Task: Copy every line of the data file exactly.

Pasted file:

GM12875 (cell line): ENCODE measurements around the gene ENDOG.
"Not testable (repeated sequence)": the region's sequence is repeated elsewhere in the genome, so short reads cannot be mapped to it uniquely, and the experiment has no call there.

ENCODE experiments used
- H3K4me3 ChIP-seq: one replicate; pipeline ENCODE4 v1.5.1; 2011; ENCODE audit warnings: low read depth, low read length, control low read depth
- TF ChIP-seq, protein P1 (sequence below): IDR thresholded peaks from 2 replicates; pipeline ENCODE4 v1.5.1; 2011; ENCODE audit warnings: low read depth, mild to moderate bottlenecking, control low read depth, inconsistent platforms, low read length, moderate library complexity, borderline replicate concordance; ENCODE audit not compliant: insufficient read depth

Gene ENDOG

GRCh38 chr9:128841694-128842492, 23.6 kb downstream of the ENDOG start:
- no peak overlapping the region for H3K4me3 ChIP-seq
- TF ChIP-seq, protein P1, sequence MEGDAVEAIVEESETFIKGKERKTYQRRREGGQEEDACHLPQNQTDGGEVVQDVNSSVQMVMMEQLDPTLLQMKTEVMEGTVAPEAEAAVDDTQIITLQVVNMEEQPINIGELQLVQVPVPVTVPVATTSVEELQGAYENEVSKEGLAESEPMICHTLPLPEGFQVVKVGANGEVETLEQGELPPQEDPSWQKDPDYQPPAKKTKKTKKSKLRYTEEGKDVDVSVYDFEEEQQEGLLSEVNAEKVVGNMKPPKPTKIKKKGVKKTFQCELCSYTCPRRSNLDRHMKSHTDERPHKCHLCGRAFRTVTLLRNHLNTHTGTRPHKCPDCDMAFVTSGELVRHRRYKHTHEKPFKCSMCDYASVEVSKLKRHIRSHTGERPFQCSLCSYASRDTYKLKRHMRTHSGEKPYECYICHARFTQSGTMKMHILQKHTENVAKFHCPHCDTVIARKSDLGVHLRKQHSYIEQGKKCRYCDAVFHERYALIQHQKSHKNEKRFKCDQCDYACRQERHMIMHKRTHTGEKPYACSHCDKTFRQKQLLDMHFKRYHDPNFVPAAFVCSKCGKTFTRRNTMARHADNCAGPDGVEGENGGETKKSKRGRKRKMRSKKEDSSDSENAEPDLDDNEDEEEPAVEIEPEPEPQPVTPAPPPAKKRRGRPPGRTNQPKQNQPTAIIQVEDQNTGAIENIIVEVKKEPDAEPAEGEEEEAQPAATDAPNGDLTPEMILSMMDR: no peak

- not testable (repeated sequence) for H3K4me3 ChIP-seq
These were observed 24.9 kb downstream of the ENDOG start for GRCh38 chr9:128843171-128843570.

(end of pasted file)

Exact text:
GM12875 (cell line): ENCODE measurements around the gene ENDOG.
"Not testable (repeated sequence)": the region's sequence is repeated elsewhere in the genome, so short reads cannot be mapped to it uniquely, and the experiment has no call there.

ENCODE experiments used
- H3K4me3 ChIP-seq: one replicate; pipeline ENCODE4 v1.5.1; 2011; ENCODE audit warnings: low read depth, low read length, control low read depth
- TF ChIP-seq, protein P1 (sequence below): IDR thresholded peaks from 2 replicates; pipeline ENCODE4 v1.5.1; 2011; ENCODE audit warnings: low read depth, mild to moderate bottlenecking, control low read depth, inconsistent platforms, low read length, moderate library complexity, borderline replicate concordance; ENCODE audit not compliant: insufficient read depth

Gene ENDOG

GRCh38 chr9:128841694-128842492, 23.6 kb downstream of the ENDOG start:
- no peak overlapping the region for H3K4me3 ChIP-seq
- TF ChIP-seq, protein P1, sequence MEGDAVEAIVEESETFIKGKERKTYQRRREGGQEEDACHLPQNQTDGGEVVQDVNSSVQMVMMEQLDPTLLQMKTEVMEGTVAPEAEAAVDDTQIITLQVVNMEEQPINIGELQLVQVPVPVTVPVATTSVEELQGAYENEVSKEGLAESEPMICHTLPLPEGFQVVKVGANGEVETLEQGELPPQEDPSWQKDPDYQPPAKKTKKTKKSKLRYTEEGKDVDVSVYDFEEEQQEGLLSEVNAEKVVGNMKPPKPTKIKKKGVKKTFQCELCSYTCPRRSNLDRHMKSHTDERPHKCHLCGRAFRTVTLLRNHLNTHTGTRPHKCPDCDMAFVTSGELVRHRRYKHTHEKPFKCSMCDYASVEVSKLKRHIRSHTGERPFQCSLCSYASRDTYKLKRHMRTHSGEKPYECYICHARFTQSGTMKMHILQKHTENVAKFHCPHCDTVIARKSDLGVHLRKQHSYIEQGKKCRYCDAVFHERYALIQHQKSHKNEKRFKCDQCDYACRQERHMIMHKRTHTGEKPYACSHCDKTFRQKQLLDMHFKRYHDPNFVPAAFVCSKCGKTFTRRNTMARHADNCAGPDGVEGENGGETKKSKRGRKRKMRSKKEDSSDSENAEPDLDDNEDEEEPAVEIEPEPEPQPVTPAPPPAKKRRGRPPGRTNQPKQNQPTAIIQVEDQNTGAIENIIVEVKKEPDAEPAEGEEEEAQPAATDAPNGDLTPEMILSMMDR: no peak

- not testable (repeated sequence) for H3K4me3 ChIP-seq
These were observed 24.9 kb downstream of the ENDOG start for GRCh38 chr9:128843171-128843570.